Anxiety is an adrenaline-fuelled feeling that everyone will experience, to some extent, during his or her lifetime. For some, this feeling and its physical and mental manifestations will arise at naturally stressful times – before a big meeting at work, before a visit to the doctors or before embarking on a new challenge, for example. This is normal and can even be beneficial if it drives us to work harder or be more prepared.
For others, however, anxiety can be triggered by seemingly small, unimportant events or situations. They may not even be able to put a finger on what's ignited that feeling of unease and panic that, in turn, can induce headaches, feelings of exhaustion, limb discomfort, light-headedness and lack of appetite.
These are the people that don't have to accept such levels of anxiety as normal and should perhaps think about taking steps to over come them. If you recognise any of the following behavioural traits in yourself, read on to find out where you can seek advice…
6 signs your anxiety is taking over
1. Turning down social invitations
Of course it is ok to say no to dinner parties, lunch dates or social gatherings occasionally if you are feeling unwell, but if you regularly turn down opportunities to socialise because they make you feel nervous and anxious about their outcome, then your anxiety may have begun to take control.
The more you avoid the situations that cause anxiety, the tighter the anxiety will squeeze you. Although it may be hard and scary in the short term to face your fears and go to that party or weekend away, it will make you feel more empowered and in control in the long run.
2. You have trouble sleeping
Those nighttime hours, when all we long for is both mental and physical rest, are often the ones when our brains will try and conquer our worries and troubles. Our anxieties can invade our dreams, wake us up in the night and even completely stop us from drifting-off in the first place.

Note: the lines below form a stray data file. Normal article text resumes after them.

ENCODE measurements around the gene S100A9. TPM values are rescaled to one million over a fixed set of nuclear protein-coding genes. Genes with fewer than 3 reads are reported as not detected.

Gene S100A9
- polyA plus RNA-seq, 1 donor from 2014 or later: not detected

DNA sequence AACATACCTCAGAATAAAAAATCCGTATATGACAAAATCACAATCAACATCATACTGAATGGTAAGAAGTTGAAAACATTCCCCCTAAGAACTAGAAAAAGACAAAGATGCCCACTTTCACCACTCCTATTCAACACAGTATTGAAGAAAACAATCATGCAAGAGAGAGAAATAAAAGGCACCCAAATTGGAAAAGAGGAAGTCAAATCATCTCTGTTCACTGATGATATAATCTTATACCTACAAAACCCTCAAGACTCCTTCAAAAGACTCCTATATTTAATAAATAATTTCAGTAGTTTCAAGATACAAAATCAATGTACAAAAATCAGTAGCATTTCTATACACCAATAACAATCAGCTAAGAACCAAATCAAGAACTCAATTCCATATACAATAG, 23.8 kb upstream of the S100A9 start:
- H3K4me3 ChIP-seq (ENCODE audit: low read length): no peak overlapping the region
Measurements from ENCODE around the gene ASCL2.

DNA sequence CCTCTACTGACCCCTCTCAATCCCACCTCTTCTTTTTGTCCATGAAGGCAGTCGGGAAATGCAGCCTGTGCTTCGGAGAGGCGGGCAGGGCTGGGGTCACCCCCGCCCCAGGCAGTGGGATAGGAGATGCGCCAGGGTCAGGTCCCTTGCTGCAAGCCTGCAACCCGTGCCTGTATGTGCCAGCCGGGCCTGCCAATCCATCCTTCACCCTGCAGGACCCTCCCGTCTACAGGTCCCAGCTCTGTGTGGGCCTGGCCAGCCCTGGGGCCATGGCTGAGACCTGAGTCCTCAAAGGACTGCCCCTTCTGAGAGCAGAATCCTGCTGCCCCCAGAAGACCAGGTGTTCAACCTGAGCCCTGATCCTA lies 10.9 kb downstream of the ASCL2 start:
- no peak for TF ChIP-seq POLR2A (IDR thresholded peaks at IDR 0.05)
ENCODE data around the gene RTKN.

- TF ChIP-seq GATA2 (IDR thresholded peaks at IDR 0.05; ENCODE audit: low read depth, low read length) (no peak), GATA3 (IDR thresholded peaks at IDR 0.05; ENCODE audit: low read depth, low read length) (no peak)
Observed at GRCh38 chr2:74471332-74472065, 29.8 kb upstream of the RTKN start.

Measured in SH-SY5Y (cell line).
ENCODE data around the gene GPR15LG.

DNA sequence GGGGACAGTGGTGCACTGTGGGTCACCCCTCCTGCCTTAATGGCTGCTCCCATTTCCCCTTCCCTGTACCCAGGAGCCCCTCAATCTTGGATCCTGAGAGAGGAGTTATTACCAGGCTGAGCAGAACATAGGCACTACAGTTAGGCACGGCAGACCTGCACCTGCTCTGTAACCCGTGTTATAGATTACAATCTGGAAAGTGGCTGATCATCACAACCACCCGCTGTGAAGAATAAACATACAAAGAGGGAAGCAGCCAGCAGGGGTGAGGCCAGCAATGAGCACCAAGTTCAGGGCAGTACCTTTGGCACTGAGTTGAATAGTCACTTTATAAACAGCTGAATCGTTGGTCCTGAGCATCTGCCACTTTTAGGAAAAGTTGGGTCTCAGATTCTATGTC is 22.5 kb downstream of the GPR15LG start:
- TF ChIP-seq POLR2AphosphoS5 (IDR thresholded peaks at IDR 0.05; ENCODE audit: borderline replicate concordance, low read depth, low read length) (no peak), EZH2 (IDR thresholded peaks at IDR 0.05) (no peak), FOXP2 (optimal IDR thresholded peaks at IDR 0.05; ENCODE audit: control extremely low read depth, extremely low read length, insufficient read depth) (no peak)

The more tired you feel during the day, the less likely you are to feel motivated to face your anxiety triggers.
3. Your moods are affecting your relationships
A cocktail of anxious feelings and exhaustion can make you feel grotty and grumpy. It's easy to get yourself in a state of self-pity which can feel, at times, like it will be never-ending. It's also easy to take these feelings out on those who are closest to us.
You may also find yourself feeling misunderstood and alone if your friends and family have never experienced anxiety before and can't understand your struggle.
But, a strong support network is crucial for our wellbeing so, if you feel your relationships shifting because of your anxiety, it's time to seek advice.
4. A change in your weight
Feeling anxious can often suppress appetite and cause weight loss. It can also, on the other hand, lead to comfort eating and cause weight gain. Both of these can have knock-on affects on our general health and wellbeing.
Sudden changes in weight can also signify a number of other health conditions and should always be assessed by your GP.
5. You have increasingly negative and potentially harmful thoughts
This is perhaps the most obvious but, especially if anxiety is a new sensation for you, you may need to take a step back and see if your thought processes and personality traits have changed over time.
If you are unhappy, always use negative terminology towards yourself, have feelings of worthlessness and, at the most extreme, urges to harm yourself, you should seek help immediately.
6. You no longer do the things that make you happy
Whether it's gardening, seeing friends, going to yoga, painting or simply reading a book, if you are doing less of these due to any of the above reasons, it's probably time to get back to your old self!
How to get help…
-Contact your GP who will be able to give you a medical assessment and make necessary referrals and give advice.
-Enroll on a Cognitive Behavioural Therapy (CBT) course. These are often courses of around six weeks that equip you with practical methods and new ways of thinking to help you combat your own anxious thoughts and worries. You can be referred by your GP or enquire through your council about local services in your area.
-Explore websites such as and , both of which have a range of self-help resources and support options available.
-Download an app. There are a whole host of apps that can be downloaded to your phone, tablet or computer that promote calm and relaxation. The NHS recommends and , among others. Read their full list .